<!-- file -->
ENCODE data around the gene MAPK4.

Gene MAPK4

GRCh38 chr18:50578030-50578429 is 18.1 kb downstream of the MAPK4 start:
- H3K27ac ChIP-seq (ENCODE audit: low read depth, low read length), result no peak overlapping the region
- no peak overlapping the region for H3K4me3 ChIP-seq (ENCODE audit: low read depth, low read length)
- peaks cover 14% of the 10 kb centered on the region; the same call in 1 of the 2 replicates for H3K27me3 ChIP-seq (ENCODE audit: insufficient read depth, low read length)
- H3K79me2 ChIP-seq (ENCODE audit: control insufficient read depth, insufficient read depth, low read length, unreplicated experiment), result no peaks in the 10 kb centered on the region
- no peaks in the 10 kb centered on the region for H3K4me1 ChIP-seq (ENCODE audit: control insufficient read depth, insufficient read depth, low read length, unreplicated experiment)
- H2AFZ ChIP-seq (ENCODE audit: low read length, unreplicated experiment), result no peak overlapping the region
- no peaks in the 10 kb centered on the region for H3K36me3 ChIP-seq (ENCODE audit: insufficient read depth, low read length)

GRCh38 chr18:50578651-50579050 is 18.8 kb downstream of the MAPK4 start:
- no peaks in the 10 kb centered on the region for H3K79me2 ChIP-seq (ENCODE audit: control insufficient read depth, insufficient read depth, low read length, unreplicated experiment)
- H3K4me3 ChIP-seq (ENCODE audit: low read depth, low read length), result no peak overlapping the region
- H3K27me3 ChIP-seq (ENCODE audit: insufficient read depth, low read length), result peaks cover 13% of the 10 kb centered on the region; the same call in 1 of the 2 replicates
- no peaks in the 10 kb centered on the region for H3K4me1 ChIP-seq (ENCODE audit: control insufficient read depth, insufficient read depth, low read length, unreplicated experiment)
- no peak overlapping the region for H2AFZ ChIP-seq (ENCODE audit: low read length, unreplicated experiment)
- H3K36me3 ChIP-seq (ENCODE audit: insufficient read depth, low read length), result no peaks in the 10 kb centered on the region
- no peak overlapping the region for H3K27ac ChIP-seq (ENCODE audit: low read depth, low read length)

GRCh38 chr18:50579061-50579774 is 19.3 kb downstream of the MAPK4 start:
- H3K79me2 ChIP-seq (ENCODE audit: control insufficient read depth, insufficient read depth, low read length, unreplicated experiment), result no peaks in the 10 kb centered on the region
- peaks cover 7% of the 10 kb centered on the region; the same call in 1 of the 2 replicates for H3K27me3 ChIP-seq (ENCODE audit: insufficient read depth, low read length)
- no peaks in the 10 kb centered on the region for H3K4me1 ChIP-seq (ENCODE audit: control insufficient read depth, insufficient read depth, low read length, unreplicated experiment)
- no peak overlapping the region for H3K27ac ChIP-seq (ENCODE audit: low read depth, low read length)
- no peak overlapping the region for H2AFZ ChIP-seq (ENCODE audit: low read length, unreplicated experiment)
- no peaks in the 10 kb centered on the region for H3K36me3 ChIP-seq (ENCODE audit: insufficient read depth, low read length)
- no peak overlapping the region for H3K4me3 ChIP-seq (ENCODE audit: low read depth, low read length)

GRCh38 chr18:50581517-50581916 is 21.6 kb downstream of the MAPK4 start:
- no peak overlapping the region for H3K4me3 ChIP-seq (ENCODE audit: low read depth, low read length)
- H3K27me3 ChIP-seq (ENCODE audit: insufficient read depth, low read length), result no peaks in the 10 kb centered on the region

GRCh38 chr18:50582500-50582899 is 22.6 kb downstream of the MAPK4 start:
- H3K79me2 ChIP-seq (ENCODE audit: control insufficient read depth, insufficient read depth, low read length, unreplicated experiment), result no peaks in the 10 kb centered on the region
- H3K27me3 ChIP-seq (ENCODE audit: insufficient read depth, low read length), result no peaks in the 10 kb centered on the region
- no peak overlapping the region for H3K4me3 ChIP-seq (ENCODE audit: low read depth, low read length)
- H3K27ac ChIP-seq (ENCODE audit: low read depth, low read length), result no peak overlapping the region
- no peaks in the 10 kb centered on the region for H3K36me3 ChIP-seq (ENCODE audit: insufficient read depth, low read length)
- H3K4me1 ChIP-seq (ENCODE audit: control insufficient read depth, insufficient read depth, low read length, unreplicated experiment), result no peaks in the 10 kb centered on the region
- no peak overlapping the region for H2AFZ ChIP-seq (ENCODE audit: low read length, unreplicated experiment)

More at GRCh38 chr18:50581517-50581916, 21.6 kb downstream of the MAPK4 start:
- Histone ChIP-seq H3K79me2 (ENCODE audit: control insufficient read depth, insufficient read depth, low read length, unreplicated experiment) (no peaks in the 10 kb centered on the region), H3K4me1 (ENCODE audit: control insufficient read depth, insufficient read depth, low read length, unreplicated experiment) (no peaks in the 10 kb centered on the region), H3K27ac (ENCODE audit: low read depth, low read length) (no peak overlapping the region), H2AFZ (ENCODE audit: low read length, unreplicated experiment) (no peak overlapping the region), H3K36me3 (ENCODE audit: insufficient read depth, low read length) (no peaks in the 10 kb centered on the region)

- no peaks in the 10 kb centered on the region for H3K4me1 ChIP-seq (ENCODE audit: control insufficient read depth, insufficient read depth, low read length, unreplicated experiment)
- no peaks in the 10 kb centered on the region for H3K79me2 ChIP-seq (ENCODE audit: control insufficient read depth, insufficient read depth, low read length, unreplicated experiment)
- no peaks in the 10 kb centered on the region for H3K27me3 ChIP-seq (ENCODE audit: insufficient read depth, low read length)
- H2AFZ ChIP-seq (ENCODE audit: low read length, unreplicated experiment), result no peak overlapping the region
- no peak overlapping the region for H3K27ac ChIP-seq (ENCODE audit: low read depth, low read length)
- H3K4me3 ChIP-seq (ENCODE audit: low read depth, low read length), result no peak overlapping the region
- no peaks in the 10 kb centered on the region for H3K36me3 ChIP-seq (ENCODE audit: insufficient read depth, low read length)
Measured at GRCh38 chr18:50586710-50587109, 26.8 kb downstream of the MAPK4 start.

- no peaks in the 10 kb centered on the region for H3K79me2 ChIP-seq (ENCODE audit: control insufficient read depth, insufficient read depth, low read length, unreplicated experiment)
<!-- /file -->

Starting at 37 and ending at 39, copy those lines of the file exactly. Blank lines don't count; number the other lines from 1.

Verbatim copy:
- no peak overlapping the region for H2AFZ ChIP-seq (ENCODE audit: low read length, unreplicated experiment)

More at GRCh38 chr18:50581517-50581916, 21.6 kb downstream of the MAPK4 start:
- Histone ChIP-seq H3K79me2 (ENCODE audit: control insufficient read depth, insufficient read depth, low read length, unreplicated experiment) (no peaks in the 10 kb centered on the region), H3K4me1 (ENCODE audit: control insufficient read depth, insufficient read depth, low read length, unreplicated experiment) (no peaks in the 10 kb centered on the region), H3K27ac (ENCODE audit: low read depth, low read length) (no peak overlapping the region), H2AFZ (ENCODE audit: low read length, unreplicated experiment) (no peak overlapping the region), H3K36me3 (ENCODE audit: insufficient read depth, low read length) (no peaks in the 10 kb centered on the region)